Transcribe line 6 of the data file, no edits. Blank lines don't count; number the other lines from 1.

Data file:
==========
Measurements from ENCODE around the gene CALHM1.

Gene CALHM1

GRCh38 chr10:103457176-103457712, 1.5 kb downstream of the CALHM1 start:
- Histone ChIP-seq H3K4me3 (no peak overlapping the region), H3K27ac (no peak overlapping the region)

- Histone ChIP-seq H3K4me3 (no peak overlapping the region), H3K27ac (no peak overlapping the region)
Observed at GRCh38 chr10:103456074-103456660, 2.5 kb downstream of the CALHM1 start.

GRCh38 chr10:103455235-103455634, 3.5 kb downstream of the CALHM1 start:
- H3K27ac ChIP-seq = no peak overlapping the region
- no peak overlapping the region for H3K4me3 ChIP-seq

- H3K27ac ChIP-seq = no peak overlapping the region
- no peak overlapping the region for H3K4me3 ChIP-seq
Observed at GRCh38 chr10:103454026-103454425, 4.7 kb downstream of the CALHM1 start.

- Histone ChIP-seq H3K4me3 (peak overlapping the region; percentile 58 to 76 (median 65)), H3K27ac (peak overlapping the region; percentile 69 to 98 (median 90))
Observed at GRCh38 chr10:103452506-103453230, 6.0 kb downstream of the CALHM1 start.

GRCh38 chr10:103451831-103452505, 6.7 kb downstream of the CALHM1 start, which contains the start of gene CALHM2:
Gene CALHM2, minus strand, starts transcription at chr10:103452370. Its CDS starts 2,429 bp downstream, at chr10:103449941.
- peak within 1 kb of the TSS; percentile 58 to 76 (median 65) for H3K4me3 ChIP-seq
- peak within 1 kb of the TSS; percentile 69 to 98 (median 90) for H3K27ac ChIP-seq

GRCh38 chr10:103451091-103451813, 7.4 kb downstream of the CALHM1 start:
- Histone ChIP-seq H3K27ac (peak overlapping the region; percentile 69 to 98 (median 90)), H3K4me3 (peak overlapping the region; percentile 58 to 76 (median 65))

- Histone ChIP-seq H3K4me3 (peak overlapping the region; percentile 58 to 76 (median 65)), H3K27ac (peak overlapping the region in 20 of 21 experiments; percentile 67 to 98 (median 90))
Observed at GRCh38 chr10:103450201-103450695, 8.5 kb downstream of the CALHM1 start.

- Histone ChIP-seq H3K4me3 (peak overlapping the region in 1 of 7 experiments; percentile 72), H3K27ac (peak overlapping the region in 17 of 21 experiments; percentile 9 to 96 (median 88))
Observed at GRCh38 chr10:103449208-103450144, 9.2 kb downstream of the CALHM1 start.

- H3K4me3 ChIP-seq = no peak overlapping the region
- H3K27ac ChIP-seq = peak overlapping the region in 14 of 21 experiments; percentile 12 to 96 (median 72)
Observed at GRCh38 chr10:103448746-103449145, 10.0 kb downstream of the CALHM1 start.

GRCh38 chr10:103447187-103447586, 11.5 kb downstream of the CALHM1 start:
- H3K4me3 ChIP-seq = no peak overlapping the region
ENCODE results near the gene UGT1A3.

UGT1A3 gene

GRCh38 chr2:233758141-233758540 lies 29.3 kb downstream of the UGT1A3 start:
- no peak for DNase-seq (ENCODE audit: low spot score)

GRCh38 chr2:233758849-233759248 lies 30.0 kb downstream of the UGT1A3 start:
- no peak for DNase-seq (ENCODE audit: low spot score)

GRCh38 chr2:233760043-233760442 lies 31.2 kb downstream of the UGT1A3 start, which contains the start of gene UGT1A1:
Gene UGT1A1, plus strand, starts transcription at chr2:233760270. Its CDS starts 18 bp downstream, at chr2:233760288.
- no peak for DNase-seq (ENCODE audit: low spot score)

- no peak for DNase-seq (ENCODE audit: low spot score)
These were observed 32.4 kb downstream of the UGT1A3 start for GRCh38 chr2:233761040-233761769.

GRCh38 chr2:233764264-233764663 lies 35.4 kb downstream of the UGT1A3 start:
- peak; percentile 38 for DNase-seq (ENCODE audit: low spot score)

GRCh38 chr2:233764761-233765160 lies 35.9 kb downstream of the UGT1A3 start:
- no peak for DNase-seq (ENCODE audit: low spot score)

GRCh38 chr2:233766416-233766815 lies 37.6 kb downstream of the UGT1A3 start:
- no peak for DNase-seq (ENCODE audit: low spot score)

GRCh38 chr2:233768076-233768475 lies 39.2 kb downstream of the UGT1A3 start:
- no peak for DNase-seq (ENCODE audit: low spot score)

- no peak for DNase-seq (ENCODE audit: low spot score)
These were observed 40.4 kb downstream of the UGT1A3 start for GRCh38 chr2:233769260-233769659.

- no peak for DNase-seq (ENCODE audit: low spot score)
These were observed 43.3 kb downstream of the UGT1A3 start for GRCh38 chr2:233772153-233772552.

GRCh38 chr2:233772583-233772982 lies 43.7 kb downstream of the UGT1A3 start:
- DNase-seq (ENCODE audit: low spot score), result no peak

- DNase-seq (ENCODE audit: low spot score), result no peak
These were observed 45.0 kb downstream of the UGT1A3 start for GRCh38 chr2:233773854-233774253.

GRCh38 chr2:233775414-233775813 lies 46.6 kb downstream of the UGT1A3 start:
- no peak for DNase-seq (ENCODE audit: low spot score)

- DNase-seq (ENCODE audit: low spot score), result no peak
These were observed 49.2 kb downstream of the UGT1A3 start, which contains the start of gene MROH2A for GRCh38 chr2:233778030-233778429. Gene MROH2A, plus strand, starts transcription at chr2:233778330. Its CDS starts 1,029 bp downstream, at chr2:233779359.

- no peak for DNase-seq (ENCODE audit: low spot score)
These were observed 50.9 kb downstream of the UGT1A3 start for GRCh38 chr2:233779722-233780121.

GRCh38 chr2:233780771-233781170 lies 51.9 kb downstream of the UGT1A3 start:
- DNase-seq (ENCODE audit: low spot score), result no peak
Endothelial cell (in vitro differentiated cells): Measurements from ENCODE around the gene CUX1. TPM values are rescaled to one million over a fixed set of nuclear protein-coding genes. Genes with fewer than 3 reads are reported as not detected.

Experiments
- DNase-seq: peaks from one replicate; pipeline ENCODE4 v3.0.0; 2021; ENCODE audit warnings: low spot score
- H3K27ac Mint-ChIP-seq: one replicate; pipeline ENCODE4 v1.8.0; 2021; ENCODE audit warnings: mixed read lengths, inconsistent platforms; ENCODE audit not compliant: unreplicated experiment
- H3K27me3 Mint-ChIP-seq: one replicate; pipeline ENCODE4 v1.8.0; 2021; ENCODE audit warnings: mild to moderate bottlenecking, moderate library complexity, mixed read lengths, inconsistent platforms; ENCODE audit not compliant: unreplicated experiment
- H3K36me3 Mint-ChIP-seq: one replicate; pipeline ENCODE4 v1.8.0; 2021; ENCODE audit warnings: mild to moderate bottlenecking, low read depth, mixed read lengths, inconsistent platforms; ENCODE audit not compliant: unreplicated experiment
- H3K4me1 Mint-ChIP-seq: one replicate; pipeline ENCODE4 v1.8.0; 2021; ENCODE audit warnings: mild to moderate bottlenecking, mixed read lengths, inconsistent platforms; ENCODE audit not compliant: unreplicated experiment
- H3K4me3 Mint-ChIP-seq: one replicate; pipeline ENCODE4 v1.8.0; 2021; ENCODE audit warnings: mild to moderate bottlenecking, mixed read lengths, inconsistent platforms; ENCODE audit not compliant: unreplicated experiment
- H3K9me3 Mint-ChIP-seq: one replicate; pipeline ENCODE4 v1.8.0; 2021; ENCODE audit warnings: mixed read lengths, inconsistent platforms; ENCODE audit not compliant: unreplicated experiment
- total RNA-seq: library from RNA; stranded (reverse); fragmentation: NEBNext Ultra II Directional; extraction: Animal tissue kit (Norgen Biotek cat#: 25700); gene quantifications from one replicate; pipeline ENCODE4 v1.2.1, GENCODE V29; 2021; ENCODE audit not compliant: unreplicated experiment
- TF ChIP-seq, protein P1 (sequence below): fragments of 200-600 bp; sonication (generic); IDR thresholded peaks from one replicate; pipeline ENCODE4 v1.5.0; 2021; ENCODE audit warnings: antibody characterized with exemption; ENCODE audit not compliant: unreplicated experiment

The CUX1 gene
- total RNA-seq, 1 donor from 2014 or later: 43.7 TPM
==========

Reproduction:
Observed at GRCh38 chr10:103456074-103456660, 2.5 kb downstream of the CALHM1 start.